US trained only 60 ‘moderate’ Syrian rebels to fight against ISIS

Reuters / Alaa Al-Faqir
Only 60 recruits have passed rigorous background checks and are being trained to fight Islamic State forces in Syria, Defense Secretary Ash Carter told lawmakers. The US was hoping to have a force of 3,000 recruits by the end of this year.

Testifying before the Senate Armed Services Committee on Tuesday, Carter said that out of the pool of 7,000 volunteers for the train-and-equip program, less than one percent made it through the vetting process.

“As of July 3, we are currently training about 60 fighters,” Carter said. “I can look out at your faces and you have the same reaction I do, which is that that's an awfully small number.”

Congress approved $500 million last December for a program that envisioned creating a 15,000-strong fighting force of “moderate” Syrian rebels by the end of 2017. Training camps were set up in Turkey, Jordan, Saudi Arabia and Qatar. Though Pentagon officials said they hoped to have 3,000 fighters trained by the end of 2015, and up to 5,400 by May 2016, at current rates those goals don’t appear very realistic.

READ MORE: 'This will not be quick': Obama on Islamic State strategy

The revelation comes a day after President Barack Obama visited the Pentagon and spoke about the long struggle the US intends to wage against Islamic State (IS, also known as ISIS/ISIL).

“This will not be quick,” Obama said at a press conference. “This is a long-term campaign. ISIL is opportunistic, and it is nimble. In many places in Syria and Iraq, including urban areas, it’s dug in among innocent civilian populations. It will take time to root them out. And doing so must be the job of local forces on the ground with training and air support from our coalition.”

Finding those “local forces on the ground” seems to be the problem. Testifying alongside the Chairman of the Joint Chiefs of Staff Gen. Martin Dempsey, Carter told the senators that few Syrian volunteers were able to pass the rigorous vetting process, from physical tests to background checks.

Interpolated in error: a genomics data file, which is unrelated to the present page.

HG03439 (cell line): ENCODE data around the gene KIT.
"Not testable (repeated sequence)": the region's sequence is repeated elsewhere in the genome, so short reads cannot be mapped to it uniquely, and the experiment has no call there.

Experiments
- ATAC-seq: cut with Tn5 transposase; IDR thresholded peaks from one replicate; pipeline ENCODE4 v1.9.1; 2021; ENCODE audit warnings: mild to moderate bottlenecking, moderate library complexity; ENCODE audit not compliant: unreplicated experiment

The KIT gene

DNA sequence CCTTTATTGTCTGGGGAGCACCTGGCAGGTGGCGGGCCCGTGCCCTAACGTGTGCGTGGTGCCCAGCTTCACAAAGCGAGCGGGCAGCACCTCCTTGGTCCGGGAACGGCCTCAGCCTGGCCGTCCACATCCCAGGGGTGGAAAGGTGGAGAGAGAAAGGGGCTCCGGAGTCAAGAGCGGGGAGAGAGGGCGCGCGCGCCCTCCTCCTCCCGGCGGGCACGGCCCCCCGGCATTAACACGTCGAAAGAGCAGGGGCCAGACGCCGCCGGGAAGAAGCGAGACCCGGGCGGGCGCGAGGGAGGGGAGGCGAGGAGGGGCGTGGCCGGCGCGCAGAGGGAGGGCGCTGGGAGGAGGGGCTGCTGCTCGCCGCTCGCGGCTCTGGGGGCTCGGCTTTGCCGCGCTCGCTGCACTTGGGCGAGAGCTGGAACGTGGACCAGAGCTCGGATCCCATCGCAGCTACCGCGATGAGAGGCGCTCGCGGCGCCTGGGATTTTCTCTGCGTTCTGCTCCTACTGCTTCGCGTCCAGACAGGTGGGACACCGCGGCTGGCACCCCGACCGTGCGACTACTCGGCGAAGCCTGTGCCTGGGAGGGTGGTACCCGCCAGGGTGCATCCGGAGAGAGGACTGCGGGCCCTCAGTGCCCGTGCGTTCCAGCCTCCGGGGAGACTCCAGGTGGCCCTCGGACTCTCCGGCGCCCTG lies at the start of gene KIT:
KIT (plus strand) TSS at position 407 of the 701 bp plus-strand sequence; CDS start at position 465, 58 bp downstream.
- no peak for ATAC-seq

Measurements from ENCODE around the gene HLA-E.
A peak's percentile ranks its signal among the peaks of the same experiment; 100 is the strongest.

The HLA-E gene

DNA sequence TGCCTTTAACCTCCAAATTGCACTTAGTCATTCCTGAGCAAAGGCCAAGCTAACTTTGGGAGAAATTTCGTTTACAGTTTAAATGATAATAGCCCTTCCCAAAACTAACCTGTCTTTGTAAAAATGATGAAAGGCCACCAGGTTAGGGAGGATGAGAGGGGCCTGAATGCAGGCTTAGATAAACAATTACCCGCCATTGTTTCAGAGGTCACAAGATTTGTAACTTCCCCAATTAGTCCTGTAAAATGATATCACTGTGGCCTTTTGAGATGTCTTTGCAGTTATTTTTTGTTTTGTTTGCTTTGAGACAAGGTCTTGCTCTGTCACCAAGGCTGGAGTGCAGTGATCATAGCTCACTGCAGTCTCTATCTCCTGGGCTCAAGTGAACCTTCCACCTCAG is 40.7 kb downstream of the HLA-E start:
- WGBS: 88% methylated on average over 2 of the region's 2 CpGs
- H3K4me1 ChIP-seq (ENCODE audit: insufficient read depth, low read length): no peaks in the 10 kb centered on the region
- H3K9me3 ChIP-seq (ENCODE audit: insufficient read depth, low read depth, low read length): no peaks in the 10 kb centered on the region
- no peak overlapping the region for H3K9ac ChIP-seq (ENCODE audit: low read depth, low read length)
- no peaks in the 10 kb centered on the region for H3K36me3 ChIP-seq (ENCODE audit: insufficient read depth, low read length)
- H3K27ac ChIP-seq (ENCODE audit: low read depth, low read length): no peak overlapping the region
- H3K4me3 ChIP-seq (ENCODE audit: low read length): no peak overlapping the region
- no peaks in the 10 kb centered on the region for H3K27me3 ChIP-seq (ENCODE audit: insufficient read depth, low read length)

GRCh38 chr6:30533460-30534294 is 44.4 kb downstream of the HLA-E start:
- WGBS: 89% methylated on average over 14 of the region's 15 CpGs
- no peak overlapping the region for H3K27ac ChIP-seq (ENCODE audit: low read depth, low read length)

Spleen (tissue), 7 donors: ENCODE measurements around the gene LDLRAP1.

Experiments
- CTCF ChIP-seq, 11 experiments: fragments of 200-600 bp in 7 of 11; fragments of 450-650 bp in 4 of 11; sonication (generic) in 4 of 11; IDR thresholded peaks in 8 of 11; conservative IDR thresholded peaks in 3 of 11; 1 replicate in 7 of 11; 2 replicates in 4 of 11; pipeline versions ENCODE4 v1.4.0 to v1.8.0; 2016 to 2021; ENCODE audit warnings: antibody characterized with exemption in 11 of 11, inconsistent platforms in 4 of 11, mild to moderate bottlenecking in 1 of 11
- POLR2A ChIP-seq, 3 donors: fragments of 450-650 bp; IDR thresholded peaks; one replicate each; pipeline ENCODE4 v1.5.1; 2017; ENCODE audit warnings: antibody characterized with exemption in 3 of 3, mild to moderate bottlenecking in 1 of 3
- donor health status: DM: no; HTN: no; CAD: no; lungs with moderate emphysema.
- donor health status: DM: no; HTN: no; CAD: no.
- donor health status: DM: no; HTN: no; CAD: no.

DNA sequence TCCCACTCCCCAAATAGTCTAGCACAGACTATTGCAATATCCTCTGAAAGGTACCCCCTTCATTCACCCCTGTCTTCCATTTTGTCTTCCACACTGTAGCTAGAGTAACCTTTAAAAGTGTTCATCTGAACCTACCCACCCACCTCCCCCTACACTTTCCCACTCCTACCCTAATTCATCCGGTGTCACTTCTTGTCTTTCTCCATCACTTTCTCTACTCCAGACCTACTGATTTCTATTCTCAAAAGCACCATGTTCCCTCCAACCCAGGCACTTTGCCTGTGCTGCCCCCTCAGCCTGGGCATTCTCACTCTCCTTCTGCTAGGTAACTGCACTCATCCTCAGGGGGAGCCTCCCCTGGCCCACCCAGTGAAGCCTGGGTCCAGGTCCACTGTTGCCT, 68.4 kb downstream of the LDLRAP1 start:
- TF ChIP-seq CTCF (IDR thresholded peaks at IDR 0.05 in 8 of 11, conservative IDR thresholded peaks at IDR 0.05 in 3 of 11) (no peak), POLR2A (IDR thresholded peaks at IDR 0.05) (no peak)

The process, Carter explained, involves a “counterintelligence screening” to make sure any recruits “meet standards prescribed by US law.”

"We make sure that they, for example, aren't going to pose a green-on-blue threat to their trainers; that they don't have any history of atrocities,” he said.

The other issue was that Syrian volunteers would rather fight against the government of embattled Syrian President Bashar Assad than against IS, while Washington insisted on an “ISIL-first” strategy. Without a political structure in place to replace Assad, US officials feared that Syria could slip into chaos and end up like Libya, according to Politico.

"We are telling them that we are arming and training them in the first instance to go after ISIL and not the Assad regime. That's our priority,” Carter told lawmakers.

On the other hand, President Obama’s remarks yesterday suggested that the US viewed regime change in Damascus as a pre-requisite for victory over IS.

“In Syria, the only way that the civil war will end ‒ and end in a way so the Syrian people can unite against ISIL ‒ is an inclusive political transition to a new government without Bashar Assad ‒ a government that serves all Syrians,” Obama said.

The confusion was briefly deepened by Obama’s gaffe about the US training “ISIL forces,” which the White House transcript corrected to read “ISIL [Iraqi] forces.”

It is not surprising that Washington is having a difficult time finding non-jihadist candidates for its proxy force in Syria, defense analyst Ivan Eland told RT. After years of warfare, the moderates have been “wiped out, or at least reduced greatly,” and the remaining rebels have been radicalized.

“The real problem is getting a friendly ground force that’s effective,” said Eland, adding that fighting IS with air power is “virtually hopeless” without troops on the ground.

Committee chairman Senator John McCain (R-Arizona) blasted Obama for a “disturbing degree of self-delusion,” in the Pentagon speech, adding, “None of the so-called progress that the president cited suggests that we are on a path to success.”